Does Drinking Lots of Water Really Promote Weight Loss?

Q: Does drinking lots of water really promote weight loss?

A: Drinking recommended amounts of water may play a role in successful weight loss, but it probably depends on how that strategy fits with the changes you are making. Authors of a review of research published this year on whether drinking water helps with weight loss noted that although good quality studies are sparse, they did find some evidence that increasing water consumption, along with a weight loss program, linked to increased weight loss. One study that demonstrated beneficial effects involved drinking about 16 ounces of water before each meal, a strategy that helps some people, but in other studies has been found less helpful than using substantial portions of vegetables to reduce calorie consumption at a meal. Another study in which greater water consumption was linked to more weight loss showed benefits tied to using water consumption as a replacement for high-calorie sweetened drinks. Choosing water in place of high-calorie soft drinks, lemonade, sweetened tea or deluxe coffee drinks with whipped cream toppings to water, and that could certainly play a big role in weight loss especially if you drink these high-calorie beverages regularly. It might be interesting to track what you drink in a typical day; it’s easy to underestimate how the calories from our beverage choices add up. Drinking water before or during meals may also help to fill you up and slow down while you eat so you eat less. Although, studies are mixed about whether or not this actually reduces calorie consumption, but you could certainly test out how it works for you. Remember, the goal in this regard is not to eat less than you need; it’s to avoid the over-eating that can occur when you come to a meal too hungry, or eat too quickly to notice when you’ve had enough. The bottom line is that drinking more water is good for health and may help with weight loss. But drinking water isn’t magic — it doesn’t flush fat away or make any major shift in your metabolism. If it promotes weight loss, it’s likely as a zero-calorie replacement that helps you comfortably reduce consumption of excess calories.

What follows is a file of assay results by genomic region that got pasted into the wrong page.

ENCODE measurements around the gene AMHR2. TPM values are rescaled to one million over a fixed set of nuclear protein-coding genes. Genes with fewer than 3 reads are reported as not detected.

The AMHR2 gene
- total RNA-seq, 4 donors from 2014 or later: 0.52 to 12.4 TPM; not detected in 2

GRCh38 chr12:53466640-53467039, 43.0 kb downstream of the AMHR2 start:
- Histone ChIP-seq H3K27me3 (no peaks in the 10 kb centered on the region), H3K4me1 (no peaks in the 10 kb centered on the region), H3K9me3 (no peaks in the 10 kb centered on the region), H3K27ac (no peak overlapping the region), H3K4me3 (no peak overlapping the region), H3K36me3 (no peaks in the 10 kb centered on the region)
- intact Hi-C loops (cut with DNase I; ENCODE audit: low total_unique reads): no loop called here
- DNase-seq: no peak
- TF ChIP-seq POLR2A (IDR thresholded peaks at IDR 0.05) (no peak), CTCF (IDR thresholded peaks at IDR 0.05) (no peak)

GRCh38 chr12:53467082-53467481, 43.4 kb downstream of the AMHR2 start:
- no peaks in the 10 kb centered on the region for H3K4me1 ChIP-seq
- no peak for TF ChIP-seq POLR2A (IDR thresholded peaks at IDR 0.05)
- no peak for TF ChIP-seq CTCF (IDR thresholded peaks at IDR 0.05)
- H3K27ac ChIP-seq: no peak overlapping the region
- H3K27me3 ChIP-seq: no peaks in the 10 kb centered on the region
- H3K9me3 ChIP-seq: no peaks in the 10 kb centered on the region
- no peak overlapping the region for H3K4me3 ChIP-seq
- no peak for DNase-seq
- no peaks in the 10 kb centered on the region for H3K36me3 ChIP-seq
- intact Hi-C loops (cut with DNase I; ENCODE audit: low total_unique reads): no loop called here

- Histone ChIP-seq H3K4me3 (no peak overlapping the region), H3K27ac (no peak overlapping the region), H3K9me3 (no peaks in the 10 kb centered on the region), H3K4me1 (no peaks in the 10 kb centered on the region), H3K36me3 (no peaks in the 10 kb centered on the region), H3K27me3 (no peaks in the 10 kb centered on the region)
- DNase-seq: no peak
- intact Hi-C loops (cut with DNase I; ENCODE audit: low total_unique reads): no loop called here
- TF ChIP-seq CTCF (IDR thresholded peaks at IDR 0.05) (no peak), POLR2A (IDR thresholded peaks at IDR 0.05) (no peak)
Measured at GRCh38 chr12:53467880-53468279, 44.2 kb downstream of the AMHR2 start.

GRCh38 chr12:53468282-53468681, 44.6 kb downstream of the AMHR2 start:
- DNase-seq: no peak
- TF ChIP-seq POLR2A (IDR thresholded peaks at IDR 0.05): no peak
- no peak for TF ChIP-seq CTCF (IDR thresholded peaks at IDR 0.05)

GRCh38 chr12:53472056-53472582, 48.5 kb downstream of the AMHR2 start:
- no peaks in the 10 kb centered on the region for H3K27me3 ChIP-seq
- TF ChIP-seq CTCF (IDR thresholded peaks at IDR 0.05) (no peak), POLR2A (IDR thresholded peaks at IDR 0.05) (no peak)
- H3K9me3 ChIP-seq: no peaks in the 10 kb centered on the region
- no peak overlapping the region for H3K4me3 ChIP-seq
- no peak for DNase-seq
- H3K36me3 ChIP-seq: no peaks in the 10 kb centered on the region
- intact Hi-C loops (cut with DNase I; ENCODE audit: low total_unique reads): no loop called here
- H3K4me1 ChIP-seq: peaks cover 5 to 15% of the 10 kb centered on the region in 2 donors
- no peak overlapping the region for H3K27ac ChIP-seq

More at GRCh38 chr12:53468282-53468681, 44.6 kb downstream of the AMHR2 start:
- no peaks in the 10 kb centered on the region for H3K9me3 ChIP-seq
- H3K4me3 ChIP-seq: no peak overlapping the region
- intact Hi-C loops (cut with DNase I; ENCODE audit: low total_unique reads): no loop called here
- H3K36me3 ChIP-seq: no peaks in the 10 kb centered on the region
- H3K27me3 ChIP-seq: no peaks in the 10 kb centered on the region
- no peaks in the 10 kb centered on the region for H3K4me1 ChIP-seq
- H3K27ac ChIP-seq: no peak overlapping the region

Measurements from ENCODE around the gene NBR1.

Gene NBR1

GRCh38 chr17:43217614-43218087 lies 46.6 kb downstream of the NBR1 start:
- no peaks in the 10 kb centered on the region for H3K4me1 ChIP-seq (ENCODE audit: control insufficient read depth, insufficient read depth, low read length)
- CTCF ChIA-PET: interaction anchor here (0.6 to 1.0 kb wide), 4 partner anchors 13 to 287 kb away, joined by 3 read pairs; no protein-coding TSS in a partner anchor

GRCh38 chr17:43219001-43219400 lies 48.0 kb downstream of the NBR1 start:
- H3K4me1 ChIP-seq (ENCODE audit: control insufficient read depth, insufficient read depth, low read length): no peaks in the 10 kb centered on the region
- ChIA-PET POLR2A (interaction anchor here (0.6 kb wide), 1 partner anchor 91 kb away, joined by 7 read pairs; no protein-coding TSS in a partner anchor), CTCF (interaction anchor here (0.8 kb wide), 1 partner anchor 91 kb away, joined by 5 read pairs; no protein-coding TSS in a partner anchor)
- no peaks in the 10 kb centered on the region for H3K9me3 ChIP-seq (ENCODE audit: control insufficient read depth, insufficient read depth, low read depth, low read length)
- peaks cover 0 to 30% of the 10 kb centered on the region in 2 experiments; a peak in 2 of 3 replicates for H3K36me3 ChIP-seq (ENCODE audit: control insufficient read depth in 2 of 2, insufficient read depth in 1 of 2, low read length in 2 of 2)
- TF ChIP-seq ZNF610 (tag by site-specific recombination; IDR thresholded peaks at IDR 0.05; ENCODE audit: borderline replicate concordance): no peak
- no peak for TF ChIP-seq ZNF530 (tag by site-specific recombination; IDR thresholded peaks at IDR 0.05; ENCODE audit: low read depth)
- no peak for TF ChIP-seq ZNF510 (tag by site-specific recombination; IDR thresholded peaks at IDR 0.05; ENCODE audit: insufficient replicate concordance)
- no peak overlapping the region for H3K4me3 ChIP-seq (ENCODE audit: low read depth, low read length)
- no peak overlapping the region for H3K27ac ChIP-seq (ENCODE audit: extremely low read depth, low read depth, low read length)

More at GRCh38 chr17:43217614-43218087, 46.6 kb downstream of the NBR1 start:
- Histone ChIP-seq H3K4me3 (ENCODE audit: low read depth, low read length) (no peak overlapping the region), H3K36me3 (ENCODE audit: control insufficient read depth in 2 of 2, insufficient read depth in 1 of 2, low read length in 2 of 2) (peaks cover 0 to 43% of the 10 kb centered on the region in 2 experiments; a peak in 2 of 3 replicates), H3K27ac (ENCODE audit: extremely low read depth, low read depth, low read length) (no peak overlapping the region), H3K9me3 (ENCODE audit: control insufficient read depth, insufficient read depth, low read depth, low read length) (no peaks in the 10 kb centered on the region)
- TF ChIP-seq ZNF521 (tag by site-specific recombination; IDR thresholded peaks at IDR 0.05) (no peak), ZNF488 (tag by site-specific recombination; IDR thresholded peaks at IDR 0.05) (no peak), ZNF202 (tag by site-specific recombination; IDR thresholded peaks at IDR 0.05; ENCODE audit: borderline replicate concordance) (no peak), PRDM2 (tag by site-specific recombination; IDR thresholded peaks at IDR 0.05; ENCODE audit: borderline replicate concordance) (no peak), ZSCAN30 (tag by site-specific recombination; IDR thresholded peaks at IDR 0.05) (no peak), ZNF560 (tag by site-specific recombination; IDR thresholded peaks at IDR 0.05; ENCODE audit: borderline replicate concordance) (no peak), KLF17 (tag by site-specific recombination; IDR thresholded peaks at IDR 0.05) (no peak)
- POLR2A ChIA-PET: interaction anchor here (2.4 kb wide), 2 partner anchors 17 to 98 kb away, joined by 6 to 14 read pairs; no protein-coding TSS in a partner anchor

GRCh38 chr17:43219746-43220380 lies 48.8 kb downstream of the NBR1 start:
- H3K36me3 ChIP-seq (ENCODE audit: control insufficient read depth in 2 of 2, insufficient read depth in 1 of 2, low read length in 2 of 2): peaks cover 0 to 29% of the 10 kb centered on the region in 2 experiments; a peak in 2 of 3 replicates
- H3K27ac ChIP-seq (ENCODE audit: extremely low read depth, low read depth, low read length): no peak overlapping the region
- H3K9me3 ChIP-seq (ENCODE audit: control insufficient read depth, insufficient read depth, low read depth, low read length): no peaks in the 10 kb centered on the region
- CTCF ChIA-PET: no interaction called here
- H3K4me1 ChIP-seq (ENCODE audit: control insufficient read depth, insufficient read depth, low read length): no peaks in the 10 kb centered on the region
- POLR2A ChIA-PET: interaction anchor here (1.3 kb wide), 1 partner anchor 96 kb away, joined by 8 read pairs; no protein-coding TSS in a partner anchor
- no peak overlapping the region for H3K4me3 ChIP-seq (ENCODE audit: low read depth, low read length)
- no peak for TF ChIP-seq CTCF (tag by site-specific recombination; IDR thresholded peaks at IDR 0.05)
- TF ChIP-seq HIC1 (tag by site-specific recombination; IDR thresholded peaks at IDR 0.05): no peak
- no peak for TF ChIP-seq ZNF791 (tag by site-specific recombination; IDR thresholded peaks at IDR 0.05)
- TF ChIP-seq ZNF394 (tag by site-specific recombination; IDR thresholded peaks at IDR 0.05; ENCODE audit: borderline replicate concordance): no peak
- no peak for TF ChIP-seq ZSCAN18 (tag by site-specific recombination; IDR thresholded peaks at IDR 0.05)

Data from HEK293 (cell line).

The Author:

The American Institute for Cancer Research (AICR) is the cancer charity that fosters research on the relationship of nutrition, physical activity and weight management to cancer risk, interprets the scientific literature and educates the public about the results. It has contributed more than $96 million for innovative research conducted at universities, hospitals and research centers across the country. AICR has published two landmark reports that interpret the accumulated research in the field, and is committed to a process of continuous review. AICR also provides a wide range of educational programs to help millions of Americans learn to make dietary changes for lower cancer risk. Its award-winning New American Plate program is presented in brochures, seminars and on its website, AICR is a member of the World Cancer Research Fund International.

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